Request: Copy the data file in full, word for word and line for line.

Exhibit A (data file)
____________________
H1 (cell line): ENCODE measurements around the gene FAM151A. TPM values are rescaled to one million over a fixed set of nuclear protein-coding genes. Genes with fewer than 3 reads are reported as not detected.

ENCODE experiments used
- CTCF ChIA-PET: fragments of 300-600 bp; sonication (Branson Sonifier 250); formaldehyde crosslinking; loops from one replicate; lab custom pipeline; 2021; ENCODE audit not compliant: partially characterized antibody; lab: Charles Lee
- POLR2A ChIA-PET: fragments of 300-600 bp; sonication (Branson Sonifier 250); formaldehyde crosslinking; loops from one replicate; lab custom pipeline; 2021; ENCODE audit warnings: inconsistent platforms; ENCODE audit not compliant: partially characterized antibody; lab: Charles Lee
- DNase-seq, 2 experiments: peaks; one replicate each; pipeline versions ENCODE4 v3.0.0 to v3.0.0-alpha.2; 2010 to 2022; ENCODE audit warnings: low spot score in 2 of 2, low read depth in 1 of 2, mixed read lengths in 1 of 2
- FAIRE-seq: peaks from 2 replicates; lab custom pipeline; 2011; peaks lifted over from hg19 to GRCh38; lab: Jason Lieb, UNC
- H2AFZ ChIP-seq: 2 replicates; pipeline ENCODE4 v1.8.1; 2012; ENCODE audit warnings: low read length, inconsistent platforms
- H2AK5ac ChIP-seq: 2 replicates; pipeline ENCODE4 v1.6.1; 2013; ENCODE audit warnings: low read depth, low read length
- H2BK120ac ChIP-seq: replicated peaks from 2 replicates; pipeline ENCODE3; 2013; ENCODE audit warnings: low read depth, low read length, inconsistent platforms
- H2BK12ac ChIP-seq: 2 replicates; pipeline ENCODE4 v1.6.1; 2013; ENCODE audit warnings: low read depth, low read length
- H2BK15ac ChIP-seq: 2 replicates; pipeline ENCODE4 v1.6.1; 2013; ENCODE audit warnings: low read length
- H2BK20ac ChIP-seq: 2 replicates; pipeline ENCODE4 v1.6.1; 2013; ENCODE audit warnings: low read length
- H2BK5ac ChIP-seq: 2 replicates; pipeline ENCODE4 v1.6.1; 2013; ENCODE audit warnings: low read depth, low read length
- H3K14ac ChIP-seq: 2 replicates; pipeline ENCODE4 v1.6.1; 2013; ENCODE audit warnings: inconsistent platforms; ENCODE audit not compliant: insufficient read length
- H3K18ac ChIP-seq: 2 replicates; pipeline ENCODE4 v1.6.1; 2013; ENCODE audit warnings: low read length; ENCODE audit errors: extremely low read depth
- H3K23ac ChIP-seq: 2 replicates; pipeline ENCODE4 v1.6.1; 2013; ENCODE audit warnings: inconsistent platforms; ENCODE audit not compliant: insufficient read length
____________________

H1 (cell line): ENCODE measurements around the gene FAM151A. TPM values are rescaled to one million over a fixed set of nuclear protein-coding genes. Genes with fewer than 3 reads are reported as not detected.

ENCODE experiments used
- CTCF ChIA-PET: fragments of 300-600 bp; sonication (Branson Sonifier 250); formaldehyde crosslinking; loops from one replicate; lab custom pipeline; 2021; ENCODE audit not compliant: partially characterized antibody; lab: Charles Lee
- POLR2A ChIA-PET: fragments of 300-600 bp; sonication (Branson Sonifier 250); formaldehyde crosslinking; loops from one replicate; lab custom pipeline; 2021; ENCODE audit warnings: inconsistent platforms; ENCODE audit not compliant: partially characterized antibody; lab: Charles Lee
- DNase-seq, 2 experiments: peaks; one replicate each; pipeline versions ENCODE4 v3.0.0 to v3.0.0-alpha.2; 2010 to 2022; ENCODE audit warnings: low spot score in 2 of 2, low read depth in 1 of 2, mixed read lengths in 1 of 2
- FAIRE-seq: peaks from 2 replicates; lab custom pipeline; 2011; peaks lifted over from hg19 to GRCh38; lab: Jason Lieb, UNC
- H2AFZ ChIP-seq: 2 replicates; pipeline ENCODE4 v1.8.1; 2012; ENCODE audit warnings: low read length, inconsistent platforms
- H2AK5ac ChIP-seq: 2 replicates; pipeline ENCODE4 v1.6.1; 2013; ENCODE audit warnings: low read depth, low read length
- H2BK120ac ChIP-seq: replicated peaks from 2 replicates; pipeline ENCODE3; 2013; ENCODE audit warnings: low read depth, low read length, inconsistent platforms
- H2BK12ac ChIP-seq: 2 replicates; pipeline ENCODE4 v1.6.1; 2013; ENCODE audit warnings: low read depth, low read length
- H2BK15ac ChIP-seq: 2 replicates; pipeline ENCODE4 v1.6.1; 2013; ENCODE audit warnings: low read length
- H2BK20ac ChIP-seq: 2 replicates; pipeline ENCODE4 v1.6.1; 2013; ENCODE audit warnings: low read length
- H2BK5ac ChIP-seq: 2 replicates; pipeline ENCODE4 v1.6.1; 2013; ENCODE audit warnings: low read depth, low read length
- H3K14ac ChIP-seq: 2 replicates; pipeline ENCODE4 v1.6.1; 2013; ENCODE audit warnings: inconsistent platforms; ENCODE audit not compliant: insufficient read length
- H3K18ac ChIP-seq: 2 replicates; pipeline ENCODE4 v1.6.1; 2013; ENCODE audit warnings: low read length; ENCODE audit errors: extremely low read depth
- H3K23ac ChIP-seq: 2 replicates; pipeline ENCODE4 v1.6.1; 2013; ENCODE audit warnings: inconsistent platforms; ENCODE audit not compliant: insufficient read length